PREIT (Pennsylvania Real Estate Investment Trust) continues to clear hurdles as it moves forward with plans to breathe new life into the Moorestown Mall.
Thursday night, it was a parking variance it needed to . And though it wasn’t as imposing an obstacle as , the planning board wasn’t ready to just rubber-stamp PREIT’s plans.
The number of parking spaces needed for a movie theater is based on the number of seats in the theater—one spot for every four seats, according to PREIT’s site engineer David Fleming. With the size of the theater set to increase from 1,742 seats to 2,457 seats (seven screens to 12 screens), PREIT would need 615 parking spots.
There are 913 spots in the lot immediately in front of the theater—from the section in front of Lord & Taylor down to the Boscov’s garden center—Fleming said, but because those spots are also used by shoppers and food court patrons, not just theatergoers, PREIT needed the variance.
Members of the planning board, though fully in support of a mall renaissance, were concerned the expansion/improvement of the theater—not to mention the later addition of alcohol-serving restaurants—would create traffic headaches and, more importantly, safety issues for mall patrons who may have to park farther away from the theater on a busy night.
Sgt. Randy Pugh, who heads the ’s traffic division, was blunt in his assessment of the issues at the mall.
“The problem we have is right here; this is where the people are going to come to use the mall,” Pugh said, gesturing to a diagram of the lot in front of the theater. “This area is currently stressed out. There’s no more room there … It’s like a wagon train. People will not walk a considerable distance to get to their cars, so they’ll circle and they’ll circle and they’ll circle till they get a parking space.”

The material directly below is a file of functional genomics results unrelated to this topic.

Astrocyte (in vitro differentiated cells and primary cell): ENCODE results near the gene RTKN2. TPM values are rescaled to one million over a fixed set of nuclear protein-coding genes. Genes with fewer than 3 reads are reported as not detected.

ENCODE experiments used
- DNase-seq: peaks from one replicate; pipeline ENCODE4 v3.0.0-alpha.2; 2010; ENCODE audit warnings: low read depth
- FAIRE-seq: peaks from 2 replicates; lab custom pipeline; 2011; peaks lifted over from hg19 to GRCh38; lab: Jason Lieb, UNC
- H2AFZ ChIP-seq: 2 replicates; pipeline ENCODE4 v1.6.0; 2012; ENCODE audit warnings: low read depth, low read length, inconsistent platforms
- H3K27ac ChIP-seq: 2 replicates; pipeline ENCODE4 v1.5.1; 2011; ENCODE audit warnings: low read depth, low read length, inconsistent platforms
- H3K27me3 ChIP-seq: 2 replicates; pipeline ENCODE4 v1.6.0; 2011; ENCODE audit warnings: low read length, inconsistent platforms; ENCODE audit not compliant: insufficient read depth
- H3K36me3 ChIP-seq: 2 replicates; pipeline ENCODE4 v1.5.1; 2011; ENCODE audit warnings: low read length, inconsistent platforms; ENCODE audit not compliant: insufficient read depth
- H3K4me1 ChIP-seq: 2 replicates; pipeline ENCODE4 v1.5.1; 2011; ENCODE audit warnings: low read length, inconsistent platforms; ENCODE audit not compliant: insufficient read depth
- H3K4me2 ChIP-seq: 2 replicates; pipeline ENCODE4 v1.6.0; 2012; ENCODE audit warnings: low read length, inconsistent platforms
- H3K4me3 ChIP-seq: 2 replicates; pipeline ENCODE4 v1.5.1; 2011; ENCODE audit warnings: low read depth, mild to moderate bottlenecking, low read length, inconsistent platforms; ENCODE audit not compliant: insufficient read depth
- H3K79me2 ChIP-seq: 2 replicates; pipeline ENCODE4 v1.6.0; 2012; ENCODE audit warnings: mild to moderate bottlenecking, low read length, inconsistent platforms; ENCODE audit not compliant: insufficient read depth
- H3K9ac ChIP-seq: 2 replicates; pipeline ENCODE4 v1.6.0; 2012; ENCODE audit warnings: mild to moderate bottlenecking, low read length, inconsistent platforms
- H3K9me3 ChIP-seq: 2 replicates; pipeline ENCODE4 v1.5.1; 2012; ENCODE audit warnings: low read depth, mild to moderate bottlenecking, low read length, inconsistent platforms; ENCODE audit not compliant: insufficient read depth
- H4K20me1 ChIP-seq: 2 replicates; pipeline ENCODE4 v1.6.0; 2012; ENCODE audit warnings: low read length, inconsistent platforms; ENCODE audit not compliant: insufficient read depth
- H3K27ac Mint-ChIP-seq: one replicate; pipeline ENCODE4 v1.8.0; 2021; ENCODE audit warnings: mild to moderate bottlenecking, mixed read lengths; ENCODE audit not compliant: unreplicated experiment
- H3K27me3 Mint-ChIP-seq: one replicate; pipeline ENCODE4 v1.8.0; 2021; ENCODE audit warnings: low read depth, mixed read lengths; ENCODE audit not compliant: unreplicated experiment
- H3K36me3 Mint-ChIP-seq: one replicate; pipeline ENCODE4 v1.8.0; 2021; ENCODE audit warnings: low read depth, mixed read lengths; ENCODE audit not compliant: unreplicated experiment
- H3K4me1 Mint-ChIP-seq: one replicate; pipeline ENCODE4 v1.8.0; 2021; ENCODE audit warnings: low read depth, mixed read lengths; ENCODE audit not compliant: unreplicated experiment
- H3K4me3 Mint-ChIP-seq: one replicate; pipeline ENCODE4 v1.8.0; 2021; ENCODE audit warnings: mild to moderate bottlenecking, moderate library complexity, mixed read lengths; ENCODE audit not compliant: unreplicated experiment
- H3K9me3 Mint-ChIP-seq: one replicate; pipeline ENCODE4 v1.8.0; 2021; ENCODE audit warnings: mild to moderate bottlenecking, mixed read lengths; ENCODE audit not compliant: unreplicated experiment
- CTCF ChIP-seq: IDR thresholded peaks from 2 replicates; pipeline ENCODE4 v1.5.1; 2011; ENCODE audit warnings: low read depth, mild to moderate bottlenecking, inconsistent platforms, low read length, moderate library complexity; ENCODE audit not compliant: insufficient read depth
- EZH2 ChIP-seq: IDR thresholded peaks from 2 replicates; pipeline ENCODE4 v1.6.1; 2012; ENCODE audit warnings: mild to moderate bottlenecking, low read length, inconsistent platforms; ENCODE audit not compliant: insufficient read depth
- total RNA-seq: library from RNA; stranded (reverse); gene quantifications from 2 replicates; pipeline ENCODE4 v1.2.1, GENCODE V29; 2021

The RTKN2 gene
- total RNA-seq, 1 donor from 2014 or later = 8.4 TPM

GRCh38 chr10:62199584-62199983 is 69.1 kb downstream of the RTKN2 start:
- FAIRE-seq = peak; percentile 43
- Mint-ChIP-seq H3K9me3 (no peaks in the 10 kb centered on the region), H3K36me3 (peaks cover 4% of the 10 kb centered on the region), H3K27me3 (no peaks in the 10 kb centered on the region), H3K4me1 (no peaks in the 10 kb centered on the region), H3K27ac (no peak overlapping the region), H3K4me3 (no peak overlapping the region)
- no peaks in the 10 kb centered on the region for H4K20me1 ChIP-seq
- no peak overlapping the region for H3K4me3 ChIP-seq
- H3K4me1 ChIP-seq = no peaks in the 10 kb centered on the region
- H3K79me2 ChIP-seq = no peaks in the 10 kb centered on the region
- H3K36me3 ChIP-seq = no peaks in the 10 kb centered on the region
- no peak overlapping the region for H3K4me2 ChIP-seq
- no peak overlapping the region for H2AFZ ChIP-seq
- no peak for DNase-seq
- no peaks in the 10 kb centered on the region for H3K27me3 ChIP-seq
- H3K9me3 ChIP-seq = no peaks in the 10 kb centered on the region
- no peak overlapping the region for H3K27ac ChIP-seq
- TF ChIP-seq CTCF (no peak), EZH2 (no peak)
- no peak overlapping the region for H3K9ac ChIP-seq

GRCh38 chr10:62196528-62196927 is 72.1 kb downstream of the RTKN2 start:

He added, “They want to be right in this area when they come out for safety reasons.”
While the mall currently meets the required number of parking spaces, and would even after the expansion, township manager Scott Carew brought up an obvious fact: If PREIT successfully rejuvenates the mall, there’s going to be much more of a premium on parking spaces.
“The reality is, the theater now is not very successful,” he said. “Let’s be honest, you’re looking for a lot more traffic … You’re not going to spend all this money without the anticipation that it’s going to attract a lot more people.”
Both sides acknowledged the improvements to the mall, specifically the theater, would create inconveniences for customers—”It’s going to get spread out. People are going to have to get used to walking,” said Carew—but that ultimately the pros associated with that outweighed the cons.
PREIT representatives agreed to maintain a dialogue with the police on safety issues. Mall general manager Brian Gardiner said they already pay the department to have an officer patrol the mall at designated times.
“When we see a need … we work actively to address it,” he said.
The planning board approved the variance request by a vote of 8-1, with Greg Newcomer providing the lone “no.” Newcomer opposed the variance because he didn’t believe PREIT had provided adequate information about the impact the theater expansion would have on traffic in and around the mall.
He said the planning board is the “last stop” for the safety of the public in matters such as this.
Board member Douglas Joyce, however, felt public safety was in the interest of both sides.
“They (PREIT) have every incentive in the world to address our concerns,” he said.
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